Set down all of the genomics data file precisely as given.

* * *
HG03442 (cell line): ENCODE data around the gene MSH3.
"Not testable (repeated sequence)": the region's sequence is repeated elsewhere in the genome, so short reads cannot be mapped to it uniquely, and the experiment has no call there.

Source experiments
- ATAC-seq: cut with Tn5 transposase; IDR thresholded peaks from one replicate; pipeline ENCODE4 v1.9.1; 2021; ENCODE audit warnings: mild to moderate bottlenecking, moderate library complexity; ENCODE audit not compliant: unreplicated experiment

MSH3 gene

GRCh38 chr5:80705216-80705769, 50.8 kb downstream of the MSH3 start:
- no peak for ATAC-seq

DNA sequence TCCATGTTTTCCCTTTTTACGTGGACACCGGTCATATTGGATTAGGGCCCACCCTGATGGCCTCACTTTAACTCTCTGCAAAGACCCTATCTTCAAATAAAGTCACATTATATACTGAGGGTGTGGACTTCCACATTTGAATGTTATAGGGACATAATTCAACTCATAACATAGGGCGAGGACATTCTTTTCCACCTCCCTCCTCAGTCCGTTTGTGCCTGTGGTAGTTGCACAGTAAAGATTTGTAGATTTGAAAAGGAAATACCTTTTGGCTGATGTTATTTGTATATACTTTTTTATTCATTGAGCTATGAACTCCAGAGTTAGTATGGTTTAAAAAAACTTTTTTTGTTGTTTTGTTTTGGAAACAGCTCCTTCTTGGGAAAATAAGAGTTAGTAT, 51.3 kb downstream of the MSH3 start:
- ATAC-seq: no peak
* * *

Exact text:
HG03442 (cell line): ENCODE data around the gene MSH3.
"Not testable (repeated sequence)": the region's sequence is repeated elsewhere in the genome, so short reads cannot be mapped to it uniquely, and the experiment has no call there.

Source experiments
- ATAC-seq: cut with Tn5 transposase; IDR thresholded peaks from one replicate; pipeline ENCODE4 v1.9.1; 2021; ENCODE audit warnings: mild to moderate bottlenecking, moderate library complexity; ENCODE audit not compliant: unreplicated experiment

MSH3 gene

GRCh38 chr5:80705216-80705769, 50.8 kb downstream of the MSH3 start:
- no peak for ATAC-seq

DNA sequence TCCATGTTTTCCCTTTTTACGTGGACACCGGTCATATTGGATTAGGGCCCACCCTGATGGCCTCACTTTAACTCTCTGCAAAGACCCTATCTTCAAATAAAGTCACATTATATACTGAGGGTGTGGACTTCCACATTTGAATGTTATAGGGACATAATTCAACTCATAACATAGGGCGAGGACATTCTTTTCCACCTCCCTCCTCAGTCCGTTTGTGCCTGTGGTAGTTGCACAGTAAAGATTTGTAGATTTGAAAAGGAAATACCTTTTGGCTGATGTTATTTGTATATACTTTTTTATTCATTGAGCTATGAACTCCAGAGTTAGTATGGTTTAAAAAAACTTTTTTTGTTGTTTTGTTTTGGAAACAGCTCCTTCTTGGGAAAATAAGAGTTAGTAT, 51.3 kb downstream of the MSH3 start:
- ATAC-seq: no peak